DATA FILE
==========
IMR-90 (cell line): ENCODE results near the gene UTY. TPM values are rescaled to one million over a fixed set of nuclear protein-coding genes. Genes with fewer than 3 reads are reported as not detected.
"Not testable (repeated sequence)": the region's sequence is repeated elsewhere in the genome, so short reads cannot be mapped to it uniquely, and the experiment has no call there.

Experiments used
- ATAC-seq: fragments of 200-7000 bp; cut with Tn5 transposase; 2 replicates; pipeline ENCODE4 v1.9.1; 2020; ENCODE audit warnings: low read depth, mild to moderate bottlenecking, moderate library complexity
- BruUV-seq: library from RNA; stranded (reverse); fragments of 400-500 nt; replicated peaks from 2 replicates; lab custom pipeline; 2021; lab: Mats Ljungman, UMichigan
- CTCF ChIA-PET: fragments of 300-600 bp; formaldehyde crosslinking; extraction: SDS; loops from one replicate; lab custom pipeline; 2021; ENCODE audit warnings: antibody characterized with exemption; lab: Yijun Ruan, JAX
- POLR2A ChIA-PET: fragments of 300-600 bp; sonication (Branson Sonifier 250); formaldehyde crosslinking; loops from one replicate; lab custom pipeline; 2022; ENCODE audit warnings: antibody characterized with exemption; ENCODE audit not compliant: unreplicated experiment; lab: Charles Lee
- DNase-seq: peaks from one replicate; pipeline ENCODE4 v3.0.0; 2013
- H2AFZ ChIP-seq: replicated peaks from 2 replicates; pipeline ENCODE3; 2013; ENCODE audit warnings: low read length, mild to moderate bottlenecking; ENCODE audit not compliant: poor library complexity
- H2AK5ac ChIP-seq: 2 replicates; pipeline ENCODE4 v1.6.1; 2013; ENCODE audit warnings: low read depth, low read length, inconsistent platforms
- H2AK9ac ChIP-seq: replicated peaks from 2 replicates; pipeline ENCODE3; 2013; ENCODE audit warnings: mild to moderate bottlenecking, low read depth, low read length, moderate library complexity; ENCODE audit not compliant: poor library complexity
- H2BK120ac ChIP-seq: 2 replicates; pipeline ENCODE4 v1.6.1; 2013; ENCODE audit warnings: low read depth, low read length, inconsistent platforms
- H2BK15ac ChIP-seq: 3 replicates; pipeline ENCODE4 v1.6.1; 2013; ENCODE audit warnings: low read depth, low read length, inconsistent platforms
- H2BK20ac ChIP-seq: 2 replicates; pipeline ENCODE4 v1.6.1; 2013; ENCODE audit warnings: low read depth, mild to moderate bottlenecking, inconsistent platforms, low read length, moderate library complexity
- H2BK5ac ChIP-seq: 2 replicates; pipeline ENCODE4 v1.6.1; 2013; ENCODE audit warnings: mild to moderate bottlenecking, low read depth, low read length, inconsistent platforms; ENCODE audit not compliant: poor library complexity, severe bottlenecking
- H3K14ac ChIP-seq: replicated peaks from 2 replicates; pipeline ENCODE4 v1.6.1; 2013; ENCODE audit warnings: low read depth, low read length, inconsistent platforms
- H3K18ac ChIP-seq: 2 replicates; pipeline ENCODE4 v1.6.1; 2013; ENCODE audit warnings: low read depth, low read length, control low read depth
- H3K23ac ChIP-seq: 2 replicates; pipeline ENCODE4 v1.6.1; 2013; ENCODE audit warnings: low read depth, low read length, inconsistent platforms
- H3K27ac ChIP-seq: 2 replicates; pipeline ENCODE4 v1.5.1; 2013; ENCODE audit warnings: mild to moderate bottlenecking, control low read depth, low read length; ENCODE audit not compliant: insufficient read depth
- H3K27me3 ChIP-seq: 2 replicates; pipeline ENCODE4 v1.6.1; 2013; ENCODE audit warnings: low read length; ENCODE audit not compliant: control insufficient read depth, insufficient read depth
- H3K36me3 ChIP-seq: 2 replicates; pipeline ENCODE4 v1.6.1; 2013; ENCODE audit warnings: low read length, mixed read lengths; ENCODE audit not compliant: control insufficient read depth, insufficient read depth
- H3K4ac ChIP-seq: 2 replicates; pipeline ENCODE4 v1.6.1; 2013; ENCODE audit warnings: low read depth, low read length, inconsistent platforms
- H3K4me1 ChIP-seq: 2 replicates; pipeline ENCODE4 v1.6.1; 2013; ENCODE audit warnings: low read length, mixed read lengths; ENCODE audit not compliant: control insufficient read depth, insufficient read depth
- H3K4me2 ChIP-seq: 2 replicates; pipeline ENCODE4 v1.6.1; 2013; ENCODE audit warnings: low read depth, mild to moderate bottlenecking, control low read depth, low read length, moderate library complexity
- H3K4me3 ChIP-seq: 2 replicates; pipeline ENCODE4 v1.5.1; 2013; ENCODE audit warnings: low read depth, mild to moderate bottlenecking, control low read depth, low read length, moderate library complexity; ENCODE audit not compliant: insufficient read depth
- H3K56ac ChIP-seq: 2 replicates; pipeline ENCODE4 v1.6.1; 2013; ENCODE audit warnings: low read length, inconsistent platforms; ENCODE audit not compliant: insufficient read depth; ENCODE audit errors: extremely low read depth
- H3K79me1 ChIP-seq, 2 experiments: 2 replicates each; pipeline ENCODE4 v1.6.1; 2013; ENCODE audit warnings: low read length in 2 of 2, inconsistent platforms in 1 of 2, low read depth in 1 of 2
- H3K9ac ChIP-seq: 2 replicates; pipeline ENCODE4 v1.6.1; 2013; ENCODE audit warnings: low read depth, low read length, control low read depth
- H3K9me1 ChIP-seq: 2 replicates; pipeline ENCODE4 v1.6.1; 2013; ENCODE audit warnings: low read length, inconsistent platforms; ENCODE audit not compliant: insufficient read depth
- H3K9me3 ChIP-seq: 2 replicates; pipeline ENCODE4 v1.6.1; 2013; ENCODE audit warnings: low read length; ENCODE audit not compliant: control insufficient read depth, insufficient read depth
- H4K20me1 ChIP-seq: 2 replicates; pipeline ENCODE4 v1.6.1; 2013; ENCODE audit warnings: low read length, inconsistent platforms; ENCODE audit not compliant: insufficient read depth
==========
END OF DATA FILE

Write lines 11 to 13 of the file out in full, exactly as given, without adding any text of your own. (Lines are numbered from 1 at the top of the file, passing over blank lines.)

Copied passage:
- H2AK9ac ChIP-seq: replicated peaks from 2 replicates; pipeline ENCODE3; 2013; ENCODE audit warnings: mild to moderate bottlenecking, low read depth, low read length, moderate library complexity; ENCODE audit not compliant: poor library complexity
- H2BK120ac ChIP-seq: 2 replicates; pipeline ENCODE4 v1.6.1; 2013; ENCODE audit warnings: low read depth, low read length, inconsistent platforms
- H2BK15ac ChIP-seq: 3 replicates; pipeline ENCODE4 v1.6.1; 2013; ENCODE audit warnings: low read depth, low read length, inconsistent platforms